“Those who in their lives have taken this evil road, this road of evil, such as the mobsters, they are not in communion with God, they are excommunicated,” he said to applause.
The Pope made these statements on Saturday during the feast-day Mass he presided for Corpus Domini on the plains of the small town of Sibari, a once-important city in the Hellenistic period of Calabrian history.
Organizers planned for 200,000 faithful to attend. They gathered under the hot sun, with temperatures flirting around the 30-degree mark. Sitting in the first rows of the assembly were those with illness and disability, rather than local dignitaries—a decision the local bishop chose to underline ahead of the Pope’s trip.
The Pope’s visit to the region, marked by violence and corruption and renowned for mafia activity, was highly anticipated by the locals, who in recent months were rocked by the murder of Fr. Lazzaro Longobardi, as well as the death of a three-year-old boy, the innocent victim of a mafia homicide.
In his homily, the Pope spoke about the evils that can occur when adoration of God is replaced by adoration of money.
My heart goes out to Father Joseph Terra.
He has to heal from grievous injuries, but that’s the least of it, really.
He also has to heal in his wounded heart. He will live with the trauma he has suffered personally, and also from the additional trauma of seeing his brother priest die in front of him, for a long time to come.
Survivors of violent crime are often saddled with guilt of all types.
Why didn’t I fight harder? Why didn’t I call the police? Why didn’t I do this or that or the other? They ask themselves these questions over and over until the questions themselves become a wound, a source of shame and grief.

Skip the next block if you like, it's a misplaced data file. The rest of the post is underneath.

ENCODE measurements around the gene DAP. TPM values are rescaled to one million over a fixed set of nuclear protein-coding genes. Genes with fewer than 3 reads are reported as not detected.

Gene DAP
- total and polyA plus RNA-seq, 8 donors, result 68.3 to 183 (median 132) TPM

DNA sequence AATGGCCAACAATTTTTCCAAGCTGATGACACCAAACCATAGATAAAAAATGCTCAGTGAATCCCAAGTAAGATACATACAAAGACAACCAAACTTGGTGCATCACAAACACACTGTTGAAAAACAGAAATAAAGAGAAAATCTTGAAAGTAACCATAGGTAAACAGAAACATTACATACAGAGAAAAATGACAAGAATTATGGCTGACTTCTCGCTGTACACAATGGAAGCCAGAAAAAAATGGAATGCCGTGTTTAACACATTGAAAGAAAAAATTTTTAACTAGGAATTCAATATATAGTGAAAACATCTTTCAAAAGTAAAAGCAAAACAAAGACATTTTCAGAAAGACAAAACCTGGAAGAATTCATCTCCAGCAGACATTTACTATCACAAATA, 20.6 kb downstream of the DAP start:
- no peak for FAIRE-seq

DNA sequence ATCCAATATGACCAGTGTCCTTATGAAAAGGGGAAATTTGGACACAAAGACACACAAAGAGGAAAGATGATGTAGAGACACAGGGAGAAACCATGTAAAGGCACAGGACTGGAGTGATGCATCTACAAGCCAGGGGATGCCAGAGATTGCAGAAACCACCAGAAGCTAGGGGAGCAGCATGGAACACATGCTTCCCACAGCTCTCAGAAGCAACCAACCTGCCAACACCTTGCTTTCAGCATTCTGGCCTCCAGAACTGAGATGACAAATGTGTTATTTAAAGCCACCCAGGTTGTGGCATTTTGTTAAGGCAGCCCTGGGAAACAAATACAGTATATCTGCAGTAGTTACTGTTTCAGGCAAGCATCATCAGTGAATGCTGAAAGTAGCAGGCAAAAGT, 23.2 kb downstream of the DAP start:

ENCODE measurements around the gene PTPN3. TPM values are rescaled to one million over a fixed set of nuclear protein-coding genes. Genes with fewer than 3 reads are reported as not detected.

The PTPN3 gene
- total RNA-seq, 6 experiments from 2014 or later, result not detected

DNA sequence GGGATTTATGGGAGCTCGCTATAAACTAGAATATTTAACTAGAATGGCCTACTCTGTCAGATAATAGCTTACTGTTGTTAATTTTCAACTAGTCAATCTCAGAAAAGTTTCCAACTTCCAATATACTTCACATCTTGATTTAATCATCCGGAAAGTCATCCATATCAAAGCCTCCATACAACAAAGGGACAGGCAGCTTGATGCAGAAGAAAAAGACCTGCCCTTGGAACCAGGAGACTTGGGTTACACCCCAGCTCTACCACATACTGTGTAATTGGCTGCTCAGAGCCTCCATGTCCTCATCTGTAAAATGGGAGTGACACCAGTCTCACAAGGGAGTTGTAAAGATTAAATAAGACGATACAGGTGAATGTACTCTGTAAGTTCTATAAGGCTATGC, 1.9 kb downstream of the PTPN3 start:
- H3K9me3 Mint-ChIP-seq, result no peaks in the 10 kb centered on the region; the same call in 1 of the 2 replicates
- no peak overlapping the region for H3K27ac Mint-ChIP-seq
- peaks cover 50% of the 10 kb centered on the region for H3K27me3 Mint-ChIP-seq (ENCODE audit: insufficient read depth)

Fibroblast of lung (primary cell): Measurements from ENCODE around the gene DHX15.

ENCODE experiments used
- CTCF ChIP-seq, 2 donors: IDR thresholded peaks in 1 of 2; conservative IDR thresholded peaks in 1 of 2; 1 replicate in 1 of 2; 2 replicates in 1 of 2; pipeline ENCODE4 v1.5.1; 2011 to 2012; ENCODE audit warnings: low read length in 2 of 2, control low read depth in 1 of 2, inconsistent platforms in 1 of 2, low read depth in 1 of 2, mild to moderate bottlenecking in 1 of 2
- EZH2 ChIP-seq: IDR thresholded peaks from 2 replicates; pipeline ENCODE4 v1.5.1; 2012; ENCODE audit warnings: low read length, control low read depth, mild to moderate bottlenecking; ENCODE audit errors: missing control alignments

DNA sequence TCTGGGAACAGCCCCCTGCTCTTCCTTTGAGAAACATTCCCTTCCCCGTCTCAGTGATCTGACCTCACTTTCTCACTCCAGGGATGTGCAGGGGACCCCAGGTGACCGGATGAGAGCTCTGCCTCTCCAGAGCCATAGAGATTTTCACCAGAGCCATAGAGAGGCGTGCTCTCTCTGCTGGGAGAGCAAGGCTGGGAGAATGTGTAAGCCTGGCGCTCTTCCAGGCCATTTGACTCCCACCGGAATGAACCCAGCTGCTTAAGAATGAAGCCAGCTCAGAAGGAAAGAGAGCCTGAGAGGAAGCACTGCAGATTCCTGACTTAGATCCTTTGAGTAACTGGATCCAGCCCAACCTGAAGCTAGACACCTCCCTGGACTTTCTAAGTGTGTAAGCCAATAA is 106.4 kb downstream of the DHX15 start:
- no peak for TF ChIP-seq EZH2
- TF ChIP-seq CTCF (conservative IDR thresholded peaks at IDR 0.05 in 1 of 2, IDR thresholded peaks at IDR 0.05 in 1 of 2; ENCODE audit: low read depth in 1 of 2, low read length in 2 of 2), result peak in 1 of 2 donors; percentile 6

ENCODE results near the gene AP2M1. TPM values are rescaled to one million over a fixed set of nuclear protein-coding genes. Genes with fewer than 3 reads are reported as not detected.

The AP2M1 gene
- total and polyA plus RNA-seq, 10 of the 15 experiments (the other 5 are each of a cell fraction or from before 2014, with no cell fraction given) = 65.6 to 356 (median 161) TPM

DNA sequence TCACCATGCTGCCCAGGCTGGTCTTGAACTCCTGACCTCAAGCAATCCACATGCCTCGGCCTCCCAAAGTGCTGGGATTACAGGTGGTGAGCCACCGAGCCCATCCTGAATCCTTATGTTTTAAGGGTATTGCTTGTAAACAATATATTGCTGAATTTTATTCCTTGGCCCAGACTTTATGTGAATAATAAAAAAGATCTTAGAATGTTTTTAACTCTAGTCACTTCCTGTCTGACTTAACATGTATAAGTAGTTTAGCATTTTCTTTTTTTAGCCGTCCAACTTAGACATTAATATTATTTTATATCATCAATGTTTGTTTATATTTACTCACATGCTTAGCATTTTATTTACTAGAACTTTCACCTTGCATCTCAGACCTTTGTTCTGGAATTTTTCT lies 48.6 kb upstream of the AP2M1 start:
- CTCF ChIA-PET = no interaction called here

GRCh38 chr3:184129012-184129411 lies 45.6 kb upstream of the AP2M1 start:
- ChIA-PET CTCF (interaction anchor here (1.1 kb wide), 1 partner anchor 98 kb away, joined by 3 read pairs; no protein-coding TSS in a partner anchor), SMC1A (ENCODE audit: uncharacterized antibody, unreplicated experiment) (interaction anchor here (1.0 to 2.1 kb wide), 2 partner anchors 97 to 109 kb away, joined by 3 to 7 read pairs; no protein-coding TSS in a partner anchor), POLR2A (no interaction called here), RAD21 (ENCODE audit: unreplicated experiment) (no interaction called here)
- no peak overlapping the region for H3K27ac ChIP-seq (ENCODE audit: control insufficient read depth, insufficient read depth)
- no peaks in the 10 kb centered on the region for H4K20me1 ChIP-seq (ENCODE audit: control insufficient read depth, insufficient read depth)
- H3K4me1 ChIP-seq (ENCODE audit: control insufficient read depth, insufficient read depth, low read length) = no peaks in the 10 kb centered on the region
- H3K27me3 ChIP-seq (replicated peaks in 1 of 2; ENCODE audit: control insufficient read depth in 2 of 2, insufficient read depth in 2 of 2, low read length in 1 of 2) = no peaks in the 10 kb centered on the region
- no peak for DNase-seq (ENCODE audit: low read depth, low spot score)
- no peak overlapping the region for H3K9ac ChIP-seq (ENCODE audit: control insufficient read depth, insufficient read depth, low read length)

There are other questions, as well. Why me? Why did this happen to me? Why would anyone do this? And the companion questions: Why did I survive? Why am I alive when others are dead?
Father Terra did all he could. In fact, he was heroic. But, good man that he is, he is also bound to be attacked by the questions that keep coming in the middle of the night, the first moments after waking, when he sees a television show that reminds him.
He will wake up at the hour it happened for a long time to come. He will be struck with panic and sudden memories that feel like he’s reliving it. He will face, over and over and over again the endless repeating memory of Father Walker, coming to help him, the sound of the gunfire, the death of his friend.
It doesn’t stop because the victim wants it to stop. It doesn’t stop because people tell them they were heroes and to let it go and get over it. It simply doesn’t stop.
These thoughts punch holes in a person. They drain away self-worth, peace of mind and trust. Everything depends on how people treat the victim of a violent crime in the first days, weeks and months after the event. In that, I think Father Terra is blessed. He is surrounded by loving people who want to help and honor him.
Father Walker is in heaven. I don’t doubt that. He is probably praying for the man who killed him. I have little doubt that he is also praying for Father Terra as he makes his way through the pain and grief of what has happened.
Father Terra will never be able to rewind this tragedy. He will always be the man that this happened to. But he can, with time and God’s grace, make it into something good. He is a priest, which means he is a conduit of God’s grace. He is now also the victim of a senseless violent crime. The Holy Spirit can combine those two things in wonderful ways.
I pray for Father Terra. My heart goes out to him. I hope that God uses him and this tragedy to give new hope and healing to many lost souls who need it.
PHOENIX – On Monday morning, Father Joseph Terra, a victim from last week’s attack at a Phoenix church, made his first public appearance.Terra didn’t speak at Monday’s Requiem Mass service.Father was in a wheelchair and hands were bandaged up. Severe lacerations were evident on his head.Father Terra was beaten so severely, he was brought to the hospital in critical condition.Around a thousand people packed into Saint Catherine of Siena Monday for a requiem mass service in honor of murder victim Father Kenneth Walker.
2013 was a record high for the Knights of Columbus.
The Catholic men’s organization gave record amounts of money and performed record amounts of service. They gave more than $170 million in donations. At the same time, the Knights themselves worked more than 70.5 million volunteer hours.